Examples of abuse and manipulation abound outside of the health sphere, too. In Oklahoma, government officials with ties to the oil industry repeatedly pressured a seismologist working for the state’s Geological Survey to change findings in his research showing that fracking contributes to the occurrence of earthquakes. The seismologist ultimately left his job because he concluded that he “couldn’t be a scientist there.”
Officials at a California agency charged with regulating oil extraction in the state created fake records lacking required environmental impact analyses in order to authorize drilling permits, while maintaining substantial financial investments in companies that received the permits. And during lead contamination crises in Flint, Milwaukee, and Washington, D.C., government experts who discovered the contamination were ignored, silenced, and removed from their job, according to district attorney and inspector general investigations.
States lack the necessary safeguards to shield scientists and their work from politicization, and to hold wrongdoers accountable. A 2020 study from the Climate Science Legal Defense Fund found that only two state agencies in the entire country — the California Department of Fish and Wildlife and the Wisconsin Department of Natural Resources — have publicly available policies to protect science in the policymaking process, often referred to as “scientific integrity policies.” Only 22 states have statutes that require state agencies to use the best available science in their work. According to analyses by Public Employees for Environmental Responsibility, 12 states’ whistleblower laws do not protect state employees who disclose dangers to health, public safety, or the environment, while a staggering 41 states do not protect state employees who disclose violations of ethics rules. Oklahoma and Idaho have repealed their ethics laws entirely.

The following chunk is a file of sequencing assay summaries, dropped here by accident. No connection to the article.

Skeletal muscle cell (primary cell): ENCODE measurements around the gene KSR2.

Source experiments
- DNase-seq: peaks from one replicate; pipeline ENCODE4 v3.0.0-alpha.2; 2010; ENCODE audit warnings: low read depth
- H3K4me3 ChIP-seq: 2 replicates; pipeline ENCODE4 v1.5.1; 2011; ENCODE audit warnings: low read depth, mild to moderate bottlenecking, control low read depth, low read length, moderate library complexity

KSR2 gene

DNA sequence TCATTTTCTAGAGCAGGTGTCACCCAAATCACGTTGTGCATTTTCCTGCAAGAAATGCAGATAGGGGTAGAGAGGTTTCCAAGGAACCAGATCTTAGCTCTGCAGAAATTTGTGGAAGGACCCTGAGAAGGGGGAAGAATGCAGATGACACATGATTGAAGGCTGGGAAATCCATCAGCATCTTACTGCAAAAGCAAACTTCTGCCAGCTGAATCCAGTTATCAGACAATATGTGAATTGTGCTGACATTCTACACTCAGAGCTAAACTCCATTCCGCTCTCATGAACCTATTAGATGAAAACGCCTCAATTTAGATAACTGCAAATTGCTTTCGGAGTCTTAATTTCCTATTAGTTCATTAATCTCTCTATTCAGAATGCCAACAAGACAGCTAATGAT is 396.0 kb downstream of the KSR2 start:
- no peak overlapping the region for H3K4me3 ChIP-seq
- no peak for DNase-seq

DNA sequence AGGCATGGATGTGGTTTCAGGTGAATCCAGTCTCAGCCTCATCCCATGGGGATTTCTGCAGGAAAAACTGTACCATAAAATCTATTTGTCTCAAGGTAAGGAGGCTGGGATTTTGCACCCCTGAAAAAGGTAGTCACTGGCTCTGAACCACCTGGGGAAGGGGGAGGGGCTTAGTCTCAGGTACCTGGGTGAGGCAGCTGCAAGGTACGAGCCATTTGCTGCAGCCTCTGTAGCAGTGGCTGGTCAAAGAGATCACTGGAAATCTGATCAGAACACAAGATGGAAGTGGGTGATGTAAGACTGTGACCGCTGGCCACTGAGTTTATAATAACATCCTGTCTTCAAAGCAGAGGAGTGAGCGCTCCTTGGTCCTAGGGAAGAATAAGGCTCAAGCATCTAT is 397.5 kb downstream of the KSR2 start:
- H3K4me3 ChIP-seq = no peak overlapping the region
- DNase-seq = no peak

State legislatures must pass laws to protect science from politicization. That means shielding government scientists from politically motivated removal and ensuring that they can blow the whistle on abuse of science without fear of retaliation. State lawmakers must also strengthen government ethics laws to prevent abuses of science for financial gain and require state agencies to implement safeguards against politically motivated censorship of scientific research and data. Executive branch watchdogs — typically known as inspectors general — are needed to investigate and remedy abuse at state agencies with science-based missions.
Many of these reforms can be implemented as a matter of policy either in state agencies or by state governors, an approach that has had some success at the federal level. Scientists at federal agencies report that steps the Biden administration has taken to protect their work from politicization have had a positive impact, according to a recent survey by the Union of Concerned Scientists. When it comes to science-based policymaking in the states, federal agencies and Congress can raise standards at state agencies by requiring that they adhere to scientific integrity principles in the implementation of federal mandates and use of federal funds.
As the problems confronting all levels of government become more complex, the need for effective science-driven policy solutions becomes more imperative. That can only be achieved by addressing longstanding vulnerabilities to politicization of science at state and local government agencies across the country.